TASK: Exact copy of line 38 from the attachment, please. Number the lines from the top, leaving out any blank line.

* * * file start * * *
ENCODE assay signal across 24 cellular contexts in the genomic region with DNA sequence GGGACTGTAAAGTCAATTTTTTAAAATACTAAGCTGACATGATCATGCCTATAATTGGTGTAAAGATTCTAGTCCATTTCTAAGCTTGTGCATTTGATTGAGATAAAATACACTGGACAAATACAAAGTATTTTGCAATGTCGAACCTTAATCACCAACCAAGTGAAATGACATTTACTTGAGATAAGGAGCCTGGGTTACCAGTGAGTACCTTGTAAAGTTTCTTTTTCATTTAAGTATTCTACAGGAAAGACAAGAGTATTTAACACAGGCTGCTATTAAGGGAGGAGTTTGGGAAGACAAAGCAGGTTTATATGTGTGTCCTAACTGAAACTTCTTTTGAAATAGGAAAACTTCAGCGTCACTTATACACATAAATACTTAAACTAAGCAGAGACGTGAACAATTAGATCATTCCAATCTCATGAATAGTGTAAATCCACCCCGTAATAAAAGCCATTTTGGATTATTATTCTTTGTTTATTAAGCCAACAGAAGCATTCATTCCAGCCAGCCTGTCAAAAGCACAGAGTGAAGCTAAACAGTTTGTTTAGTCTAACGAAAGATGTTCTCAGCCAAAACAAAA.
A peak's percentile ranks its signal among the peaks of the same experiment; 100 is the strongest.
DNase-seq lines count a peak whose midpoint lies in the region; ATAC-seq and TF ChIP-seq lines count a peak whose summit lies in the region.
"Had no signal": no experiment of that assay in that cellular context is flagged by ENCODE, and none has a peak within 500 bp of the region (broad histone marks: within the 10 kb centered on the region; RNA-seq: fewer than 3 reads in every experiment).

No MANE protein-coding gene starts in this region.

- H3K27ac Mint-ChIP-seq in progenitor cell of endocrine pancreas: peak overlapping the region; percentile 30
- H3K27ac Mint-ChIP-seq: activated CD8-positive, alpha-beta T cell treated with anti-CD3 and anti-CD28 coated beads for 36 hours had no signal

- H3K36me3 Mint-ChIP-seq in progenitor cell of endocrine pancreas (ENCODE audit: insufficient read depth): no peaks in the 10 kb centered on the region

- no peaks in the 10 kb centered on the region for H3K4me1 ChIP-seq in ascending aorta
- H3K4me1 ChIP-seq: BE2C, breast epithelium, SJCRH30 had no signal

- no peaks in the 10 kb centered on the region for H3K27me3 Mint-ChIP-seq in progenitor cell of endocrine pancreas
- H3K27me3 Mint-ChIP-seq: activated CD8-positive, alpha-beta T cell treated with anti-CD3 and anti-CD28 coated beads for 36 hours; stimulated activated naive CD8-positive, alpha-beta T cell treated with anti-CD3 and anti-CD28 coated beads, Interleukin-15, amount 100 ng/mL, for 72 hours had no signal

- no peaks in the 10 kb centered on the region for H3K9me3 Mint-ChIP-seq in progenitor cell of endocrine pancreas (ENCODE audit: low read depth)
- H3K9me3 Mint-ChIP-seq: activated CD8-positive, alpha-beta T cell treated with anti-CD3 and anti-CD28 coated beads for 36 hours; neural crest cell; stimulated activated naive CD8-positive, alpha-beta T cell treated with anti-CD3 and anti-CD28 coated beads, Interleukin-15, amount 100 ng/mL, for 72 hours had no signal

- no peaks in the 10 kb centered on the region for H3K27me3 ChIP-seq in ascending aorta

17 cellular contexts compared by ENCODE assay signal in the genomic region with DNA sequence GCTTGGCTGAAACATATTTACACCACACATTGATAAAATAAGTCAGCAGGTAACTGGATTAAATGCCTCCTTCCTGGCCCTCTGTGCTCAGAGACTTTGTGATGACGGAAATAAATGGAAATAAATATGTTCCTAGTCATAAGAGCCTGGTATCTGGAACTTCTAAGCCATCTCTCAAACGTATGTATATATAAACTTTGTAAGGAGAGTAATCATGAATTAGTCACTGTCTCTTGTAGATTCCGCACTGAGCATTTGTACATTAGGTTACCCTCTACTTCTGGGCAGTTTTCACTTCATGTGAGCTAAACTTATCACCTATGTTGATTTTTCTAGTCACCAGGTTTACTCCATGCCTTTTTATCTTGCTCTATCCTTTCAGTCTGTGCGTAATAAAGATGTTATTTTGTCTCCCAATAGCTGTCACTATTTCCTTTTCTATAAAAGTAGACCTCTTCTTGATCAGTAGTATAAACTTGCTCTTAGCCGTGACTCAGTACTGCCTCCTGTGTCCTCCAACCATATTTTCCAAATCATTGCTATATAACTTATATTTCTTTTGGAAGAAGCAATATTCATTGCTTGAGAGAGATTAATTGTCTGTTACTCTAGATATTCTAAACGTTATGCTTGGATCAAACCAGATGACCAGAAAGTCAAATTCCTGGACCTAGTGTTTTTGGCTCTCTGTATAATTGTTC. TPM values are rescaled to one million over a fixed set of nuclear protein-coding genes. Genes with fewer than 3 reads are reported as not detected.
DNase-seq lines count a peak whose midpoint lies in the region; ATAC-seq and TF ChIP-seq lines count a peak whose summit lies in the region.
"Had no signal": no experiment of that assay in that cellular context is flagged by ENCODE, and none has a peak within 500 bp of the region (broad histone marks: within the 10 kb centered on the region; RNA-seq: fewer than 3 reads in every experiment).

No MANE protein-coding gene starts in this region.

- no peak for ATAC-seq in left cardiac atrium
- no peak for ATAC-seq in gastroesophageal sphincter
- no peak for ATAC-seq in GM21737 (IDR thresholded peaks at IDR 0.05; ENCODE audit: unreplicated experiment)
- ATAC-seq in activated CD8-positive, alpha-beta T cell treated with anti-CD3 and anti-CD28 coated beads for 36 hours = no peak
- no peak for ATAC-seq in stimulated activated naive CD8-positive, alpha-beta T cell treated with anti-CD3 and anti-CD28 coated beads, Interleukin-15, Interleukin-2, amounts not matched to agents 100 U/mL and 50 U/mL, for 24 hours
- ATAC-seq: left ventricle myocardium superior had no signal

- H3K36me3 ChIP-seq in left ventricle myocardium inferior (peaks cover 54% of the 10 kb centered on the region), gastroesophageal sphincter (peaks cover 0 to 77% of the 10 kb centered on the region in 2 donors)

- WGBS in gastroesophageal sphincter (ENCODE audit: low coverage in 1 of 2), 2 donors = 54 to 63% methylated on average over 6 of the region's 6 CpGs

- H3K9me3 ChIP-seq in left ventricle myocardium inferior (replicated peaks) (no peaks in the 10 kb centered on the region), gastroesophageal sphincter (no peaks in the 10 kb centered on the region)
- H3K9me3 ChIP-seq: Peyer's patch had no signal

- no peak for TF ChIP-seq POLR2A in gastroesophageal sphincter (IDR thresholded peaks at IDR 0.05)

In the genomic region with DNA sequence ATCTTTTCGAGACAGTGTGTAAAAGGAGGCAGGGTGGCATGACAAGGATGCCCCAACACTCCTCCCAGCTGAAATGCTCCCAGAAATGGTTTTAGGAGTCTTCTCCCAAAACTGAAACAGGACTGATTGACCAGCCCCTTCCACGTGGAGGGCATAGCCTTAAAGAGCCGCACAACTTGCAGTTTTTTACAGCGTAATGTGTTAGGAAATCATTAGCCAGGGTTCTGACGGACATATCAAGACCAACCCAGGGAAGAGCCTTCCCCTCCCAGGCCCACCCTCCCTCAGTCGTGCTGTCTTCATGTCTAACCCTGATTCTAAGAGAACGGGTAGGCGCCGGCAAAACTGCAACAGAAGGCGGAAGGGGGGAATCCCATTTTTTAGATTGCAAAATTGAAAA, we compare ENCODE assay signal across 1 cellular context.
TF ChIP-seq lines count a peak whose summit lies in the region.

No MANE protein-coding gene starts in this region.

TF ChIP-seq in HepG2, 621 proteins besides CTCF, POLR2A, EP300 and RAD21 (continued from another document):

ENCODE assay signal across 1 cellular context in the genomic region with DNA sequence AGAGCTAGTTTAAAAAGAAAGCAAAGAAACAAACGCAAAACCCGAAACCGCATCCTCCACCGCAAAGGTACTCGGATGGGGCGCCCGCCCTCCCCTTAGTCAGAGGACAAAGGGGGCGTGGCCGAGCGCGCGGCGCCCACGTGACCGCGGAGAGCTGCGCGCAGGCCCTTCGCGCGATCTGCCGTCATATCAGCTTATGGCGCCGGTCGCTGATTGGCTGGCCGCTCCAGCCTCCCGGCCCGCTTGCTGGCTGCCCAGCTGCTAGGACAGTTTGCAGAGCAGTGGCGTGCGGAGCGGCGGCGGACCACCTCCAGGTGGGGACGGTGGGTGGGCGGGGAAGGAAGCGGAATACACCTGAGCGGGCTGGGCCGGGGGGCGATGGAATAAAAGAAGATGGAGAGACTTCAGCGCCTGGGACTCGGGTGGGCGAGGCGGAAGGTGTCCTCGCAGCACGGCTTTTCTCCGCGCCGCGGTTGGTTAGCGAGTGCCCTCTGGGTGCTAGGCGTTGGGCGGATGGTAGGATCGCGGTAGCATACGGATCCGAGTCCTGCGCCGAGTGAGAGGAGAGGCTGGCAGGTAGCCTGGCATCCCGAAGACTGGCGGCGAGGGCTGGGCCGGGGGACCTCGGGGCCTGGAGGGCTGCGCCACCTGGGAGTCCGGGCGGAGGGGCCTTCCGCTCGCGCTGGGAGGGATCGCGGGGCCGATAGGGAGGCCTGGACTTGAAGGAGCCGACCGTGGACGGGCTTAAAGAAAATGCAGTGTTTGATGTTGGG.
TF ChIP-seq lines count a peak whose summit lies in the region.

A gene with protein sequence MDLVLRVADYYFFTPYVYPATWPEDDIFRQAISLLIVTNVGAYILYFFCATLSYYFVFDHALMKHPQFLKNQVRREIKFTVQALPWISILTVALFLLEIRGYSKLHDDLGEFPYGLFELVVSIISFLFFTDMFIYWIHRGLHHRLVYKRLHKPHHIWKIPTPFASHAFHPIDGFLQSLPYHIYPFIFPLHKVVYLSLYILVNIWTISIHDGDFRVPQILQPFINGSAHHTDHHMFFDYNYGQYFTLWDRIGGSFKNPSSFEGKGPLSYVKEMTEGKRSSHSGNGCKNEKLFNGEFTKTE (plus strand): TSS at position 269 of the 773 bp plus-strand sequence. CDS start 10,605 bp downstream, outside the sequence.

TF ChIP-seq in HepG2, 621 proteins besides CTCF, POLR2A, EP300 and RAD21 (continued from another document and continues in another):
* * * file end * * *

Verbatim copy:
TF ChIP-seq in HepG2, 621 proteins besides CTCF, POLR2A, EP300 and RAD21 (continued from another document and continues in another):